July 3, 2008

Patsy Walker: Hellcat #1 (Marvel) isn’t bad. It’s got a punchy, stand-alone story by Kathryn Immonen about a C-list heroine as a stranger in a strange land, and it’s got attractive art by David LaFuente Garcia. Immonen takes the “less is more” approach to continuity, focusing on her protagonist’s abilities and personality rather than her convoluted backstory. In other words, she tells you everything you need to know, and barely a scrap more.

Patsy is a refreshingly angst-free heroine, and when Iron Man gives her a gig as the official super-heroine of Alaska, she accepts with a minimum of grumbling. Her mandate is vague, so she follows her (quasi-psychic) intuition to identify a potential trouble spot in the vast, forbiddingly beautiful, largely unpopulated landscape. Trouble is duly found, and that’s about that.

Immonen’s Hellcat seems almost like a Marvel Adventures version of the character. Her noteworthy traits are what they’ve always been when the character as been put to best use – spirited, likeable, a chatterbox, and game for anything. The chatter is cute, but not always coherent. The dialogue seems like it would flow better if it was performed than read off of a page, but there are cute bits.

I also wonder if Immonen might have stripped things down a bit too much. Patsy’s background is positively byzantine. She started as a mainstay of Marvel’s teen romance comic line, resurfaced as a spunky divorcee who became a super-heroine through pure luck and force of will, had a healthy run as a member of Marvel’s weird super-team, The Defenders, got married again, died, and came back to life to resume her career as a super-heroine. There’s no need to reference even a fraction of that, but a sense that she’s an experienced adventurer and had gone through some serious crap with her outgoing optimism intact might have added some appealing layers to the book, which tends to skate on charm.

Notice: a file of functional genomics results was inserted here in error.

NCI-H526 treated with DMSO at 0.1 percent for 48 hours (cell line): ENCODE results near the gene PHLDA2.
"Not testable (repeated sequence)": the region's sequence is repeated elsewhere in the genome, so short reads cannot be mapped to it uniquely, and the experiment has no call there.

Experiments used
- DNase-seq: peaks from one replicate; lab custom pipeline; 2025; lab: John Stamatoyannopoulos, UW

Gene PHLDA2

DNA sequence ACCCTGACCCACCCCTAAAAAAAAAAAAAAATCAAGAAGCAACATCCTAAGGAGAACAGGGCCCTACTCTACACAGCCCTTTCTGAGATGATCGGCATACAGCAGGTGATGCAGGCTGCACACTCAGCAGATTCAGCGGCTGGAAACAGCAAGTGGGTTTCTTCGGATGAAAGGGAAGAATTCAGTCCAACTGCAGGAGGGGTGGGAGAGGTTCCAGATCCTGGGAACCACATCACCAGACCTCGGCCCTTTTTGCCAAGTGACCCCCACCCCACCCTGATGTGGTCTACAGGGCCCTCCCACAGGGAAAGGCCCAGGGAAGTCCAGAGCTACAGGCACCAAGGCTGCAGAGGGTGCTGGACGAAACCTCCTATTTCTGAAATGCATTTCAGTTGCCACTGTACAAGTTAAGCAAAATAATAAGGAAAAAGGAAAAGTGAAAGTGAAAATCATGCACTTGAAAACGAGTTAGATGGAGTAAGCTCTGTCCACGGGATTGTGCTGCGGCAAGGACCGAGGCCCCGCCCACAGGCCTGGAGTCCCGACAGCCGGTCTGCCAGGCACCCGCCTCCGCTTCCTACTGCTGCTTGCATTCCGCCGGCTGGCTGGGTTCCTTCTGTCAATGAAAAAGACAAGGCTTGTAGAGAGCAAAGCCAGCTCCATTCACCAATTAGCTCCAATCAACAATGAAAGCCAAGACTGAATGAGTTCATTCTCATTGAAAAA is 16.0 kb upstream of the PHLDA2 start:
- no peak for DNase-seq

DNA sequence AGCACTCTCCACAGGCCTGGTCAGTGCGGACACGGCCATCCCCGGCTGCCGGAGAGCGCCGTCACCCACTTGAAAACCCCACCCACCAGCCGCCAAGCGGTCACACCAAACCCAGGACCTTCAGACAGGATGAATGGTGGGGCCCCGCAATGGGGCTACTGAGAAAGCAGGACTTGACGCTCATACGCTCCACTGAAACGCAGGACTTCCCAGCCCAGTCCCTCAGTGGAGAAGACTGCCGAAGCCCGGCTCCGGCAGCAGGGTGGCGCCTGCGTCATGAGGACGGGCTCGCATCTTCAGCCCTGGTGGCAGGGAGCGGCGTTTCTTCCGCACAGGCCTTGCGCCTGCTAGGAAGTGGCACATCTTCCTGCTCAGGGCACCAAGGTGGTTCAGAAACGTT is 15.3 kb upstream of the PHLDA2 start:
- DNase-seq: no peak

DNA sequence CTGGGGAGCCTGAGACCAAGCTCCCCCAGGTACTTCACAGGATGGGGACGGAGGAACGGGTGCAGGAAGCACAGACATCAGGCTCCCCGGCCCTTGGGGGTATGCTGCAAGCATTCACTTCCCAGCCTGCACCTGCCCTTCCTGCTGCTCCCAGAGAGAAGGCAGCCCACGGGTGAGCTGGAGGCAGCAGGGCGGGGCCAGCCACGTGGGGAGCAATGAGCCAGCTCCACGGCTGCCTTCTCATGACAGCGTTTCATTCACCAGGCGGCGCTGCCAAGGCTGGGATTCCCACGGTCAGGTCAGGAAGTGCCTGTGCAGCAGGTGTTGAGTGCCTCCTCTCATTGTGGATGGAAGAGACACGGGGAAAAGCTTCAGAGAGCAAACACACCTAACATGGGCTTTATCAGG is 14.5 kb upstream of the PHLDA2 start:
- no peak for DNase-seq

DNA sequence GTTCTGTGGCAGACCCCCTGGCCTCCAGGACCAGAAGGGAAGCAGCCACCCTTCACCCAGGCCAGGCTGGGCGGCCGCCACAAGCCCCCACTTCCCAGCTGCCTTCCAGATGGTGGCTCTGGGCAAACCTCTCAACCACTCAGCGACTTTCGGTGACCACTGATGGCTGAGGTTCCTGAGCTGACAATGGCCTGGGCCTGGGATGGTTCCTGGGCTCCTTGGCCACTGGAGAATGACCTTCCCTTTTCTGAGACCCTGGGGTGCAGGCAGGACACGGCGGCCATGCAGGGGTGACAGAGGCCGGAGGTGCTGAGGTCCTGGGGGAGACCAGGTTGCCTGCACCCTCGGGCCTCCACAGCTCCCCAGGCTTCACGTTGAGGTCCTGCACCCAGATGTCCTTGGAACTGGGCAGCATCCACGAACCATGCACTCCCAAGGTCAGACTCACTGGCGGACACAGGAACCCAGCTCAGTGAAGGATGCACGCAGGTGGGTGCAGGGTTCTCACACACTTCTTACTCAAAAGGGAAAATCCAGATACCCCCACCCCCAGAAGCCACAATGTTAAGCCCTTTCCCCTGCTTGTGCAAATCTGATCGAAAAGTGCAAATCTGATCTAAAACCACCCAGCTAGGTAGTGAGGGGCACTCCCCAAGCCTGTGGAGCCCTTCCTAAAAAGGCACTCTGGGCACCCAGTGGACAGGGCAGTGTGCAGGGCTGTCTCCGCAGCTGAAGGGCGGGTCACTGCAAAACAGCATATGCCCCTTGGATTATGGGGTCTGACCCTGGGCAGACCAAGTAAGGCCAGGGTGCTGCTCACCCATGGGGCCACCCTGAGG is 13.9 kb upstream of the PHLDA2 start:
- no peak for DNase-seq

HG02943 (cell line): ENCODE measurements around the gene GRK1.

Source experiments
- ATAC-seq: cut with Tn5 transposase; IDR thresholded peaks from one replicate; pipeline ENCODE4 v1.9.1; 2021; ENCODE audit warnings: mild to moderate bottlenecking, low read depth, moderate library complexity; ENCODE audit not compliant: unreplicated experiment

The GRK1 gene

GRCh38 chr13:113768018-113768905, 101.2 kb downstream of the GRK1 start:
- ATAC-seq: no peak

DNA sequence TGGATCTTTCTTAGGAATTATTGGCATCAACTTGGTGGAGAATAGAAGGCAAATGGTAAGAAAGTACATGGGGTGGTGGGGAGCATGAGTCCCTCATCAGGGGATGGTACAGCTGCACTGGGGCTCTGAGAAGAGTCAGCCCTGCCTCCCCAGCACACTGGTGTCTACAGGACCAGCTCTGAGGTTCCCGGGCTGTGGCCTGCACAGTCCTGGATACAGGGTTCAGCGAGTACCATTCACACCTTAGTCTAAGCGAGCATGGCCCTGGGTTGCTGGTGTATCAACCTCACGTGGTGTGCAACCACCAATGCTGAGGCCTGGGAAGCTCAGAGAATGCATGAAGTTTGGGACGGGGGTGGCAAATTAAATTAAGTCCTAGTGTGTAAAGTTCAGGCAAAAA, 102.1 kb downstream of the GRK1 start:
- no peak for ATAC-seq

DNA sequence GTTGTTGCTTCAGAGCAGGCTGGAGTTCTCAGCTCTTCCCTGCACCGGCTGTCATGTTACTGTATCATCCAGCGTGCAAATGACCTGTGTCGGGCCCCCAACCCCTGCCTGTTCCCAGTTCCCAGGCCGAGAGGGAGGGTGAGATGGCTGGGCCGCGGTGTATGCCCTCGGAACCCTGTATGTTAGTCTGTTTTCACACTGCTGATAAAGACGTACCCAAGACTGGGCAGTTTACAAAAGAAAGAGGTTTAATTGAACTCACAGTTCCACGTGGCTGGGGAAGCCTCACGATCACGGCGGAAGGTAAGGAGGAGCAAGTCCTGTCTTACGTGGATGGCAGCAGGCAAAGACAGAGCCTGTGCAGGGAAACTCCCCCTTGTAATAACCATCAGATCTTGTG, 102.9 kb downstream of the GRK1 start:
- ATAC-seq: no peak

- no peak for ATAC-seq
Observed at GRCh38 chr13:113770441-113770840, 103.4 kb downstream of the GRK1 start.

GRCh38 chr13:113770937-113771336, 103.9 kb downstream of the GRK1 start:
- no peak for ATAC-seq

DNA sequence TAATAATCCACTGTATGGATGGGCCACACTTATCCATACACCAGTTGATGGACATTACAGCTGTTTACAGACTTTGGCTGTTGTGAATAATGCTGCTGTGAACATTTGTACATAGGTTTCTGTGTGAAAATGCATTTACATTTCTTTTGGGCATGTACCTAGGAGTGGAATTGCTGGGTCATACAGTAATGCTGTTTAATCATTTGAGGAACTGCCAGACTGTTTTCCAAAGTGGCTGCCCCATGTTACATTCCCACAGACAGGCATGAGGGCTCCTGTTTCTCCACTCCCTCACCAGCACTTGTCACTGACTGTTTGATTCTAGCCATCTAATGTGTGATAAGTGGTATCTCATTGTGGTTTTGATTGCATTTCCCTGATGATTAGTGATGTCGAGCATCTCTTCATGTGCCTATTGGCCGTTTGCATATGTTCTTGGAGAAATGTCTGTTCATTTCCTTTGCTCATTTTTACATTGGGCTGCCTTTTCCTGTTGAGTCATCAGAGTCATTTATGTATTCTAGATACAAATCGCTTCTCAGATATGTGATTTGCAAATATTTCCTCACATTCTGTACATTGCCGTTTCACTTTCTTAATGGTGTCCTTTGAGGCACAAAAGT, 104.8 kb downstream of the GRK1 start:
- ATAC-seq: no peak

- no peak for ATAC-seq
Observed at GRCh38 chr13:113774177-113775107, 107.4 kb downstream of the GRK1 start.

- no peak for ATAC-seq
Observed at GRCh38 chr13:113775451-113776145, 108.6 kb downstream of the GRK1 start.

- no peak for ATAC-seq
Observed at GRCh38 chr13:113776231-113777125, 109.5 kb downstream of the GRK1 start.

Now, if you want to read some really delightful Hellcat stories, I strongly recommend you start with the Avengers: The Serpent Crown collection, written by Steve Englehart and drawn by George Perez. This is where Patsy went from wannabe to perfectly legitimate candidate for the Avengers. (I’ve always wondered what would have happened with her fictional career if Englehart had stayed on the title.) Then move on to Essential Defenders Volume 3, by a whole bunch of people. In addition to the best Defenders story ever (Steve Gerber’s bizarre, long-form arc pitting our heroes against the manipulations of the Headmen and an interstellar self-help guru), you’ll also get Hellcat’s introduction to the team, which is followed by a very snappy tale of the Defenders versus a new incarnation of the Zodiac. That arc also features what now might regrettably be called a “bromance” between Nighthawk and Moon Knight, who apparently found abiding solace in the fact that they were both guys with glider capes, sarcastic personalities, and not much else to acquit them.